The Three Pillars of a Brilliant Teacher: A Theory from an Avid Learner

The Three Pillars of a Brilliant Teacher: A Theory from an Avid Learner

A few weeks ago, this video was released of a teacher in Georgia willingly and maliciously kneeing a special needs student while we stood in a doorway she was trying to enter. Since the video went viral, the teacher has resigned and been arrested for assault, very rightly so.

This blog isn’t about this heinous act, because there’s not space enough to vent my bile, nor would it be productive to do so because I’d probably suffer a coronary in the process. Instead, this whole situation got me ruminating on the role of the teacher in our lives. It may not even be a teacher at a school or college, but I have often thought about what makes a good teacher and what breeds a bad one (of which, sadly, there are many.)

There are plenty of psychological and academic theories, actually too many to recount here, that explain the philosophy of a teacher. The abstract idea of teaching is one of the most difficult to define. If you strip it down to its basics it will read thus: Teaching is the act of imparting knowledge from one individual to another. When we’re learning, we don’t often factor in the people around us and what they’re thinking. Therefore, the bond between a teacher and a student is one of the most uniquely personal to exist in our live experiences.

To be a good teacher, in very broad terms, you have to have three things:

1. Patience

No matter what you teach and where you teach it, there will be differing levels of intelligence and cognition. There could be people with physical or mental needs that differ from any other human being and need special methods of explaining ideas and concepts. There are kids with ADD and developmental disorders that can try one’s patience. It’s up to the teacher to calm themselves enough to the point of being able to control their emotions, which is easier said than done. Too many teachers nowadays teach too much with emotion and with not enough rationality. Grading is based on whim and not a set rubric of expectations and the preferred students will always score a higher grade than the ones that are socially awkward or wallflowers. To be able to teach, you need to be able to unfold ideas slowly and not rush through material. An extra few minutes on a subject that might be glossed over could save a student’s grade and even inspire him.

2. Clarity

The mark of an effective communicator is being able to boil down an idea into its very essence and in very simple terms. Any definition and concept can be explained in simple terms with no buzz words and pointless rhetoric. Never has there been a more frustrating experience than when a teacher is vague and ill-prepared to present the idea in a cohesive and mainlined fashion. Students don’t want to have both feet in quicksand while cement is being poured on them from above. If the student understands the basics, it’s that much easier to add the supplementary concepts on top. If you build a house with a weak foundation, the structure will collapse. But if you take the time to lay the basic tenets of the subject as best you can, the student has a better chance of gaining appreciation for the material.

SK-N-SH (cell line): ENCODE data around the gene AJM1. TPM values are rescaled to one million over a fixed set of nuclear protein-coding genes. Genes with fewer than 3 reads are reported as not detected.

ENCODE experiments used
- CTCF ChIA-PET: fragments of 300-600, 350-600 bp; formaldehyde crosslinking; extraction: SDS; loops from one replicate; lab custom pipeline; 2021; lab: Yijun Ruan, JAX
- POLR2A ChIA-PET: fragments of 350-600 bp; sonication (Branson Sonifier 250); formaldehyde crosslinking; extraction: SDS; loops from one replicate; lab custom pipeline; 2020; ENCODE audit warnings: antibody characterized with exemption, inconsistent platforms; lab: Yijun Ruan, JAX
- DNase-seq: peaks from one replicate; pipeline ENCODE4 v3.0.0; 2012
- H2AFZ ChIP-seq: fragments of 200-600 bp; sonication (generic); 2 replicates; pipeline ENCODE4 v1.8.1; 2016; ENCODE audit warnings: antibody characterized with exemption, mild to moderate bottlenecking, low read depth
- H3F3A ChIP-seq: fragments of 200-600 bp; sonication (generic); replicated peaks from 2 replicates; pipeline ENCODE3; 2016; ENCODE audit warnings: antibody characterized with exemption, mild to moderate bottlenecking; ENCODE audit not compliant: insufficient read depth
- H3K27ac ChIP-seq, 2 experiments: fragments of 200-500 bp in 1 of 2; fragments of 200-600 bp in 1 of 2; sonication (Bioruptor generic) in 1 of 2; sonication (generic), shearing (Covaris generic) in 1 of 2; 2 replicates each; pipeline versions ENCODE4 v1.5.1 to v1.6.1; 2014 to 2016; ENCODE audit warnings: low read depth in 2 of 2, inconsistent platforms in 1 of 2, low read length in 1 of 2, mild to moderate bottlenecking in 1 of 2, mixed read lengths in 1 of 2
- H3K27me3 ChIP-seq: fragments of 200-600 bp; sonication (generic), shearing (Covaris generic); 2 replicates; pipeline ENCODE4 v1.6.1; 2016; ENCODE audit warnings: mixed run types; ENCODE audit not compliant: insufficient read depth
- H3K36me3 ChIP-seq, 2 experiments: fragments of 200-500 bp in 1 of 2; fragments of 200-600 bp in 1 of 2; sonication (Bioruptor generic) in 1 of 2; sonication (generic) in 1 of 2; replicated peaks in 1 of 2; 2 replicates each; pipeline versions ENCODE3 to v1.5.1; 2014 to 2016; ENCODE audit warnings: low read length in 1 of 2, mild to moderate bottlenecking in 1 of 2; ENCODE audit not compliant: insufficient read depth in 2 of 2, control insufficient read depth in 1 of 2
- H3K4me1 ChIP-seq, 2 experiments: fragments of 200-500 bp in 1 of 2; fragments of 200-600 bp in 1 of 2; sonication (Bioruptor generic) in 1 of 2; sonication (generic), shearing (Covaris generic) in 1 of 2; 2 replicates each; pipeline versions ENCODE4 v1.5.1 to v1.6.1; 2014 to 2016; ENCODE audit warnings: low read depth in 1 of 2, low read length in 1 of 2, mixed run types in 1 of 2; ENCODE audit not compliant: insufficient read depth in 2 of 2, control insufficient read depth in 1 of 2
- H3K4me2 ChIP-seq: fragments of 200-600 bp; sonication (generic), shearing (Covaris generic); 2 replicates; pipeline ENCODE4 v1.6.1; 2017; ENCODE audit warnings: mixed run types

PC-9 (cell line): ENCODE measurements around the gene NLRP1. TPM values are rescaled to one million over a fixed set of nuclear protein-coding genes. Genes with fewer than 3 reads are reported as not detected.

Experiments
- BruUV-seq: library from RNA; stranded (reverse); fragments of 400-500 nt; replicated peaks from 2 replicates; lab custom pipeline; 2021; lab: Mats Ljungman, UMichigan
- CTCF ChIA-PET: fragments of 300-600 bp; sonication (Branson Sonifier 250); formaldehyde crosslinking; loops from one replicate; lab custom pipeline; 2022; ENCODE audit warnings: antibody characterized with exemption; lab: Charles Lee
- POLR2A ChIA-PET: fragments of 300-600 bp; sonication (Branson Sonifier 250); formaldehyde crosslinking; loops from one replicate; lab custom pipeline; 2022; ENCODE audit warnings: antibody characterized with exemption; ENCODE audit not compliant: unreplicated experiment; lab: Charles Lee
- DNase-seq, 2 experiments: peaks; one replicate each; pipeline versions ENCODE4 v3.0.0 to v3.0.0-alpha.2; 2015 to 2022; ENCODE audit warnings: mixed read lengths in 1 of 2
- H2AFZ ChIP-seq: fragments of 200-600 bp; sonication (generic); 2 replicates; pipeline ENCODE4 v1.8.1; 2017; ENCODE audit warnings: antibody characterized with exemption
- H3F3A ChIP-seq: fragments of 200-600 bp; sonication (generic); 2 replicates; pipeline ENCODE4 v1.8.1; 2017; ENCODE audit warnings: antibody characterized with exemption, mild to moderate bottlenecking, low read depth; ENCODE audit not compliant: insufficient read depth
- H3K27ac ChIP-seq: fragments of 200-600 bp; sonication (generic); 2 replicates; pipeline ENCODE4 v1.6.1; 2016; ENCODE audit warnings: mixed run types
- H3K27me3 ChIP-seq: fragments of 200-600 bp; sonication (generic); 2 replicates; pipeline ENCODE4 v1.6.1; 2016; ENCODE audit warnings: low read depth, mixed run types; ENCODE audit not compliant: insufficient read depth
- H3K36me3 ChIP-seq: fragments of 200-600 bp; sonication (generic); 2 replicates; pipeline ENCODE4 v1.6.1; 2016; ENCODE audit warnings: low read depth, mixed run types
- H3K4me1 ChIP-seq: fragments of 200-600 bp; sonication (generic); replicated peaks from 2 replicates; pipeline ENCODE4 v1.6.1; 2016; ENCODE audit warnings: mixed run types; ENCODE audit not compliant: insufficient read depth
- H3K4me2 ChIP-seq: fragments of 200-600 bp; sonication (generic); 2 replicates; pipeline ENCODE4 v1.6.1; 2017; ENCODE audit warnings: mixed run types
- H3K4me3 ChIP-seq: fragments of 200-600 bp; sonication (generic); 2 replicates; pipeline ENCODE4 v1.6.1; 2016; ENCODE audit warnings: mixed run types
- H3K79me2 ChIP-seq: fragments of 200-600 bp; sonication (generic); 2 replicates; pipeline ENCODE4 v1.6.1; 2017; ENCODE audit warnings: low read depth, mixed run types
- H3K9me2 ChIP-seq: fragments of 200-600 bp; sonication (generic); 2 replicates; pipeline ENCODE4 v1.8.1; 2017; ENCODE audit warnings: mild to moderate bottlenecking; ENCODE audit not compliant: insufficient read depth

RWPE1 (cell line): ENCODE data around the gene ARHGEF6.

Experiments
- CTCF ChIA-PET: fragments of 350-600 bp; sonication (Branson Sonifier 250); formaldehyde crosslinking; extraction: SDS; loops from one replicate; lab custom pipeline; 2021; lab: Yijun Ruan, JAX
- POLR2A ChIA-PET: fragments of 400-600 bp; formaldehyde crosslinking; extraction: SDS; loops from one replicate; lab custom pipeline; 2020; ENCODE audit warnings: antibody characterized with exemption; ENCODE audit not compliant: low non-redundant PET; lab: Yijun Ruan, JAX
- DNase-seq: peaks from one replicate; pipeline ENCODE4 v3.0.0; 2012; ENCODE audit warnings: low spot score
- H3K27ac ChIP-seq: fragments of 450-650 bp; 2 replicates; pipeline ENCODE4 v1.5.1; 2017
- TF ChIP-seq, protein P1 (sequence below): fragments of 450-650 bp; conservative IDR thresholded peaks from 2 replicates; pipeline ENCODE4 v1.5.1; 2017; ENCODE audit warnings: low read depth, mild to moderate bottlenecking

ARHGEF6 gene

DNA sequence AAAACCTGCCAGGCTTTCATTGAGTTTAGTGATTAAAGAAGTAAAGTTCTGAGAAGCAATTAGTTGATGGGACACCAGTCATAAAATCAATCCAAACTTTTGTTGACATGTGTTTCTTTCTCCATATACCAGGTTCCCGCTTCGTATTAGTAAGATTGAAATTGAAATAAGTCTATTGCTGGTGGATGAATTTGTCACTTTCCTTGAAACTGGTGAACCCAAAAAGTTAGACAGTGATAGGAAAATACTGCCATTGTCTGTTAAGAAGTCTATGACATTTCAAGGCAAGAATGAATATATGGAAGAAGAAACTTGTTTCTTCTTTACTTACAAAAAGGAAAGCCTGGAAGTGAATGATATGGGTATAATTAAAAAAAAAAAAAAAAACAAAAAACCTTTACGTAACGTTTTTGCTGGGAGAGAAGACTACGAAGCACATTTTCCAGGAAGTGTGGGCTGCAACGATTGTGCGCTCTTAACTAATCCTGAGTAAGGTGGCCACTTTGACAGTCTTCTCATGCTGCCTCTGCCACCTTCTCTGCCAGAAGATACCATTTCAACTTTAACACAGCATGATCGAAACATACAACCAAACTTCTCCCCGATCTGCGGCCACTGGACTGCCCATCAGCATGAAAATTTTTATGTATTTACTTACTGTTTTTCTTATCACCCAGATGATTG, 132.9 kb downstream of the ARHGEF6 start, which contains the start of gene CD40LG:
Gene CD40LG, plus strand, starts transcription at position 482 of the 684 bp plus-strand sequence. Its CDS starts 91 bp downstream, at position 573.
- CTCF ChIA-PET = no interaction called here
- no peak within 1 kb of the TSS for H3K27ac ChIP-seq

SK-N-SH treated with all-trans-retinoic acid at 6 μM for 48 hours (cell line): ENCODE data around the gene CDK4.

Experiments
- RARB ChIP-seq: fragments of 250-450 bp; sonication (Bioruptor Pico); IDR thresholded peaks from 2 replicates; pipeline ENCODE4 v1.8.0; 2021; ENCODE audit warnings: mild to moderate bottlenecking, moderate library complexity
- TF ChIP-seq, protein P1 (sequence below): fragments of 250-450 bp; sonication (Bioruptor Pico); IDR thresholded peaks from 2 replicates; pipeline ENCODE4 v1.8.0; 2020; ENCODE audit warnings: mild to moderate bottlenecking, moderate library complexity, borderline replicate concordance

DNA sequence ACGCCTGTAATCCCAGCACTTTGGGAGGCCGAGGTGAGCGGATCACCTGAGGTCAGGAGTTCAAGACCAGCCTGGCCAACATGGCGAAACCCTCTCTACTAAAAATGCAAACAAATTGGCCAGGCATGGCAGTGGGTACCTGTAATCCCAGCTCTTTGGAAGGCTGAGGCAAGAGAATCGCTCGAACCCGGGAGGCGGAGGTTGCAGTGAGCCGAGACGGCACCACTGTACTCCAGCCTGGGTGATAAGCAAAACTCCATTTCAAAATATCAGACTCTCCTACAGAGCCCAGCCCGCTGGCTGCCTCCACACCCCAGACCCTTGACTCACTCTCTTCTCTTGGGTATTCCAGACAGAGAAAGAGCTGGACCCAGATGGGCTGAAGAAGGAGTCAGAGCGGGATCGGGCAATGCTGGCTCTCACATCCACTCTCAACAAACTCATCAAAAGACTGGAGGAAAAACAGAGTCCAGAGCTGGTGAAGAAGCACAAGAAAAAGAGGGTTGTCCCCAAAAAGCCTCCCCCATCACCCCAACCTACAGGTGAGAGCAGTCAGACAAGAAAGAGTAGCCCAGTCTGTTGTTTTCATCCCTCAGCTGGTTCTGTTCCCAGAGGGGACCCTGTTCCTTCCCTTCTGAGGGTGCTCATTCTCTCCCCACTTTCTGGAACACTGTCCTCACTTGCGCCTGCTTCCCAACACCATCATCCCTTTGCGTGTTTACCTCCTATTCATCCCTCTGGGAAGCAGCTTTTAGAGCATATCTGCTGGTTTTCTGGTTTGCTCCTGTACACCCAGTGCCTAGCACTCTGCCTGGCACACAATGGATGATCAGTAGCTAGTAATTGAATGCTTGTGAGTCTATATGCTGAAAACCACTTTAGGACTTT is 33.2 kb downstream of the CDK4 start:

3. Passion

Passion often thought to be a concept driven purely by emotion, but passion is an idea that can be informed by good and bad. If you inform passion using emotion, your arguments will lack focus and the emotion will cause you to forget key concepts and rules. But, if you base the idea of passion on rationality, you can use you natural love for the subject to enhance the subject matter in a positive way. There  is nothing worse than a teacher with the personality of a dial tone and the vocal inflection of a Kardashian family member. Passion about a subject, and even teaching in general, can pay vast dividends for the students under your tutelage. There’s something interesting to grasp in any subject, even in one that you dislike violently. My bête noire happens to be math. For years I struggled with even the most basic concepts but, one day, I encountered a teacher (who would later become my academic team coach) who was able to present the basic functions of math in a way that was clear and was filled with love for the basic ideals of the subject at hand.


These three things are the cornerstones, the pillars, of a good teacher. These things, which are basic, broad concepts are the key to unlocking the world of ideas and inspiration for a student, whether they be five or a hundred and five. Every one of us learns every single day throughout our lives, whether it be able nature, love or how to bake the perfect apple pie.

Using these three tools, even if you’re not a teacher, can improve your life vastly. Teachers are intelligent, brilliant and dedicated individuals who are often responsible for the student becoming a successful thinker. With these three pillars in mind I ask all of you, teachers, thinkers, and everyone in between, to apply these concepts to your life.

And, as always, never close your eyes, because there’s a bright, wonderful world out there that’s just waiting to be discovered.

And these three concepts are your lighthouse.

(Featured image courtesy of


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  • It so happens that teachers have ceased to believe in what they are doing. I myself was a teacher and stopped working because I decided to move on. I started working for an international company to write scientific papers and essay. In a new place, I opened up to the fullest. So if you see that your teacher is bad at coping, ask him if he likes what he does?

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